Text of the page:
• Failed newborn hearing screening
  • Delays in speech and language development, including babbling in infants
  • Frequent ear infections
  • Lack of response to loud sounds
  • Not turning to the source of sounds after six months of age
  • Difficulty following verbal directions
  • Daydreaming in many situations
  • Concerns expressed by teachers or failed school hearing screenings
  • High volume on the TV or radio
  • Complaints from the child about difficulty hearing
It is important to address any signs of hearing loss in children promptly to prevent delays or negative impacts on speech, language, and academic development. A pediatric audiologist is trained to test children of all ages.

What style of hearing aid is suitable for me?

Today, there are various types of hearing aids available, and the choice of style or device depends on your lifestyle, budget, and specific hearing loss needs. There are in-the-ear styles as well as behind-the-ear styles to choose from. It is important to consider the features that would be most beneficial to you when selecting the right device. From directional microphones to waterproof options, there are numerous varieties designed to cater to individual preferences. In fact, modern hearing aids are even equipped with Bluetooth connectivity, enabling seamless integration with wireless devices such as cell phones or televisions.

Thanks to advancements in digital technology and miniaturization of internal components, hearing aids now come in various sizes and styles. Many of today's hearing aids are sleek, compact, and innovative, offering solutions for a wide range of hearing aid users. When deciding on a style of hearing aid, the following factors should be taken into consideration:

  • The type and degree of your hearing loss
  • Power requirements
  • Manual dexterity and visual abilities
  • Budget considerations
  • Cosmetics and aesthetics
  • Anatomical and medical factors
  • Lifestyle requirements

What are assistive listening devices (ALDs)?

Assistive listening devices (ALDs) can benefit people with all types and degrees of hearing loss. While the microphone of a typical hearing aid is worn on or behind the ear, its ability to enhance the talker-to-background-noise ratio may be limited. However, ALDs are specifically designed to increase the loudness of desired sounds, such as a radio, television, or a public speaker, without amplifying the background noise. This is achieved by placing the microphone of the assistive listening device close to the talker or the device being used, while the microphone of the hearing aid remains close to the listener.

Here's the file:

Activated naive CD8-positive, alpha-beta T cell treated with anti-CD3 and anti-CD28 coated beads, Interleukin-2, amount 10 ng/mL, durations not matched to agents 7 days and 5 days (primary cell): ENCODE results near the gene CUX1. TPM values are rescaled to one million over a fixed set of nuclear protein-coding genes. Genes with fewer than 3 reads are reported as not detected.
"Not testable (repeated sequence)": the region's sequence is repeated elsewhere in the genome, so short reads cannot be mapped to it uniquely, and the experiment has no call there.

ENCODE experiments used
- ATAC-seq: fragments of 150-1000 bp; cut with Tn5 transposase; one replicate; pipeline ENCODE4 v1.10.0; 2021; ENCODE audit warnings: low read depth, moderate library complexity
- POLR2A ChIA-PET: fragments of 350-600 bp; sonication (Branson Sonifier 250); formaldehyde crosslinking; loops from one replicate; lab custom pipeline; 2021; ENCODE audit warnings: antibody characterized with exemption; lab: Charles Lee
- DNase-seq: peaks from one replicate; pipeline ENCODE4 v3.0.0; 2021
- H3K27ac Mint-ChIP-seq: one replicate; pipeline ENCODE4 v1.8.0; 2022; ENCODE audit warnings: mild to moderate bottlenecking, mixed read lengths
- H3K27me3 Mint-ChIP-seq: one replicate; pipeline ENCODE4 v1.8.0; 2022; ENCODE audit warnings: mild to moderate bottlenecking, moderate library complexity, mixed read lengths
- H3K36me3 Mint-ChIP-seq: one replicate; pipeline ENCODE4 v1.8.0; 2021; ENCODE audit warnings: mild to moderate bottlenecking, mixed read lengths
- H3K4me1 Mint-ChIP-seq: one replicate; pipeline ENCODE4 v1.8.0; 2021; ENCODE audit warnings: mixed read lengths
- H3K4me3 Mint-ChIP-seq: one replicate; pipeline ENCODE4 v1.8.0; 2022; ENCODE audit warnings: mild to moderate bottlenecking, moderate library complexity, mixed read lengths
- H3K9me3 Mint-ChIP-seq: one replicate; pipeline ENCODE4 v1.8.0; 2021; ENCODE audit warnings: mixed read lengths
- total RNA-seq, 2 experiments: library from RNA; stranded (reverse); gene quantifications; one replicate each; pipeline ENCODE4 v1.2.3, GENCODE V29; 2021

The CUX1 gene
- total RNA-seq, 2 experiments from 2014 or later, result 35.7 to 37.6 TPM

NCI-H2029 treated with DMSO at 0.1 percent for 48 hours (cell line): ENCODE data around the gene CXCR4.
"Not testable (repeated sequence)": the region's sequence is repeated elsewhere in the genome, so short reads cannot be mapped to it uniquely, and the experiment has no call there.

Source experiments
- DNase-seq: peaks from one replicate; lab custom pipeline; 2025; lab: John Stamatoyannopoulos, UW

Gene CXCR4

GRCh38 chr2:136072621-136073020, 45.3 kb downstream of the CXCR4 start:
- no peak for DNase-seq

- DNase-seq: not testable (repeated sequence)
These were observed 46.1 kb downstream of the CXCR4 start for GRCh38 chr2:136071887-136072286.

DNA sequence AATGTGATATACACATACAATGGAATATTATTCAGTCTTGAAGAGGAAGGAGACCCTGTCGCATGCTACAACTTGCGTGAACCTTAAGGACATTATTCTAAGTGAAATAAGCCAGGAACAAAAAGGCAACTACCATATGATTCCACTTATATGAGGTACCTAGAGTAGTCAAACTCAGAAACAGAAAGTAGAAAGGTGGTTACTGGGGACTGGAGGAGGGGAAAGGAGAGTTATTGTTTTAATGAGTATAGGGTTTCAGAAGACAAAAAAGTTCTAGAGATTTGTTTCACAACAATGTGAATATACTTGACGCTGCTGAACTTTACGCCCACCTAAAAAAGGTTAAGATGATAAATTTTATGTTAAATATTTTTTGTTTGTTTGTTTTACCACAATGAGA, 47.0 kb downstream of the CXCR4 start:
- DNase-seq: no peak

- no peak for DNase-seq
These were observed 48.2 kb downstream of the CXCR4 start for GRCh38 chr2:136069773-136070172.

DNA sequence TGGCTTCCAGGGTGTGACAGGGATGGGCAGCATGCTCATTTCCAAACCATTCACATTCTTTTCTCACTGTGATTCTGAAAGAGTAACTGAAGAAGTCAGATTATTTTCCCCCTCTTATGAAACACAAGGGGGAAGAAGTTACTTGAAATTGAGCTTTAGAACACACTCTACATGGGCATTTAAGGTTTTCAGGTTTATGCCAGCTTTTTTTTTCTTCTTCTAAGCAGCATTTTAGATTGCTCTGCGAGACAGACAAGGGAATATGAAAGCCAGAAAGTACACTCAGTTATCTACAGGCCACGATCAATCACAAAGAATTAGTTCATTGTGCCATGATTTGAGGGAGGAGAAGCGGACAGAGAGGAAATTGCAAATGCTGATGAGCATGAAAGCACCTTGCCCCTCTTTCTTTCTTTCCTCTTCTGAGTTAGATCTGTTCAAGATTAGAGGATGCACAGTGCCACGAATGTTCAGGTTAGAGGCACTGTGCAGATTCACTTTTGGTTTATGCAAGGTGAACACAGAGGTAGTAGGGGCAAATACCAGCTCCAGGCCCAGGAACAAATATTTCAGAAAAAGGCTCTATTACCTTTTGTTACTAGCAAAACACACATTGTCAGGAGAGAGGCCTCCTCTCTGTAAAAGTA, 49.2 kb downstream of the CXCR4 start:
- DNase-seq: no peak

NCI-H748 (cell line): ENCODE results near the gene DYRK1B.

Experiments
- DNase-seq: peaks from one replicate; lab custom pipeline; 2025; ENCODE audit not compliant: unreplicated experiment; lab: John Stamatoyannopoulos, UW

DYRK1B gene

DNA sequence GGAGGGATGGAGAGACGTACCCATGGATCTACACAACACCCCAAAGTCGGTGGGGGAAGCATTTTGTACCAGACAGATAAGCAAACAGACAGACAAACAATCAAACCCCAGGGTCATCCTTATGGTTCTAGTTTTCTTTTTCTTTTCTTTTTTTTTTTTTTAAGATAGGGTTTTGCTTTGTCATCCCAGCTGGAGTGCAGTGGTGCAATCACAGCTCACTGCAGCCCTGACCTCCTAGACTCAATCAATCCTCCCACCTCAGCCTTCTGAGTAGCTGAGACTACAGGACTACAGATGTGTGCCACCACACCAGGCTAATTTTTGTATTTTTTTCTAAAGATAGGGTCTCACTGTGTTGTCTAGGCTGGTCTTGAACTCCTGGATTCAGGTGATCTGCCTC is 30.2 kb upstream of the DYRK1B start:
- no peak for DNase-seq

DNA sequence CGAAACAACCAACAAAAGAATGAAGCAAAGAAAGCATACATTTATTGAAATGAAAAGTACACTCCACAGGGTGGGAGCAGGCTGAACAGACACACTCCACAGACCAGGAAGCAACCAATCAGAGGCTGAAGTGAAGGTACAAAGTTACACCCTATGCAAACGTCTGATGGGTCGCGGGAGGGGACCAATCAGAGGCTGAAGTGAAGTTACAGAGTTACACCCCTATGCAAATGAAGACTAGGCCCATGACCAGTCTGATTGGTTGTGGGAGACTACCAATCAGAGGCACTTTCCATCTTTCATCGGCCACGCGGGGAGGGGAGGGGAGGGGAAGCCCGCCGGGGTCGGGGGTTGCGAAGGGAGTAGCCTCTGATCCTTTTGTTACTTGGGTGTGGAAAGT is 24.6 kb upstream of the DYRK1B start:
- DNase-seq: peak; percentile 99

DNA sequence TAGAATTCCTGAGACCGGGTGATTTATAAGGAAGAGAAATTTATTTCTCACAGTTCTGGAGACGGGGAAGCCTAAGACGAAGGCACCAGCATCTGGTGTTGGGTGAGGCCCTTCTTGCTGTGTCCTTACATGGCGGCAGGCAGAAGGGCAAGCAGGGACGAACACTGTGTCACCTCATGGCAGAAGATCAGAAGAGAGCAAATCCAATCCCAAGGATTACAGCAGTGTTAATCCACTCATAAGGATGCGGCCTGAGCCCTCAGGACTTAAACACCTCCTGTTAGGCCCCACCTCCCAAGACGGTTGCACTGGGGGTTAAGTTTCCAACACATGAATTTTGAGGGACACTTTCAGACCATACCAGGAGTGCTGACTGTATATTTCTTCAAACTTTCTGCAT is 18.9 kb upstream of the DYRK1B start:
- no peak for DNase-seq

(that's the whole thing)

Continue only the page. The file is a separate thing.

ALDs encompass a range of devices, including alarm clocks, TV listening systems, telephone amplifying devices, and auditorium-type assistive listening systems. Many newer devices are small, wireless, and compatible with digital hearing aids. For example, alarms and other home ALDs can be discreetly placed on tables, next to the TV, or mounted on the wall.

What is tinnitus?

Tinnitus is a common disorder that affects over 50 million people in the United States. It is often described as "ringing in the ears," although individuals may experience other sounds such as hissing, roaring, whistling, buzzing, or clicking. Tinnitus itself is not a disease but rather a symptom of an underlying condition related to the ear, auditory nerve, or other influencing factors. Tinnitus can be intermittent or constant and may involve a single or multiple tones. The perceived volume can range from very soft to extremely loud, and it may occur in a recurrent or constant manner.

What causes tinnitus?

The exact cause of tinnitus is not known in every case. However, there are several likely factors that may contribute to or worsen tinnitus. These include:
  • Noise-induced hearing loss
  • Earwax build-up in the ear canal
  • Certain medications
  • Ear or sinus infections
  • Age-related hearing loss
  • Ear diseases and disorders
  • Jaw misalignment
  • Cardiovascular disease
  • Certain types of tumors
  • Thyroid disorders
  • Head and neck trauma

How is tinnitus treated?

The treatment options for tinnitus depend on the severity and underlying cause of the condition. There are several approaches available to help improve the perception of unwanted noise. The most common treatments for tinnitus include:
  • Hearing aids with tinnitus-masking features
  • Tinnitus retraining therapy
  • Sound therapy
  • Avoidance measures
  • Avoidance of certain medications
  • Behavioral therapy

What distinguishes an audiologist from a hearing instrument specialist (HIS)?

• When seeking treatment for hearing loss, it's important to understand the differences between various hearing healthcare professionals. Two commonly encountered professionals in this field are audiologists and hearing instrument specialists (HIS). Here's a breakdown of their dissimilarities:

Audiologist: An audiologist possesses comprehensive training to diagnose, treat, and monitor disorders related to the hearing and balance systems. They receive education in areas such as anatomy, physiology, amplification devices, cochlear implants, electrophysiology, acoustics, psychophysics, and auditory rehabilitation. Audiologists earn a minimum of an undergraduate and doctoral degree in audiology, and they typically complete a supervised externship before acquiring state licensure and national certification. This educational path generally requires eight years of post-secondary education (four years of college and four years of graduate school). The graduate school years focus on the medical, diagnostic, and rehabilitative aspects of hearing loss, hearing aids, and the vestibular system. Following their training, audiologists must pass a national standardized examination to become eligible for state licensure. They are also required to meet continuing education requirements to maintain their licensure. For individuals with hearing loss, auditory issues, or balance problems, an audiologist is the most qualified professional to provide diagnosis and treatment.

Hearing instrument specialist (HIS): A hearing instrument specialist is licensed to conduct audiometric testing and is authorized to sell and fit hearing aids. To obtain a license, an HIS usually completes a certification program specifically focused on hearing aids, along with in-the-field training hours and passing an exam. Hearing instrument specialists are proficient in fitting and repairing hearing aids; however, they do not possess the expertise to diagnose hearing loss.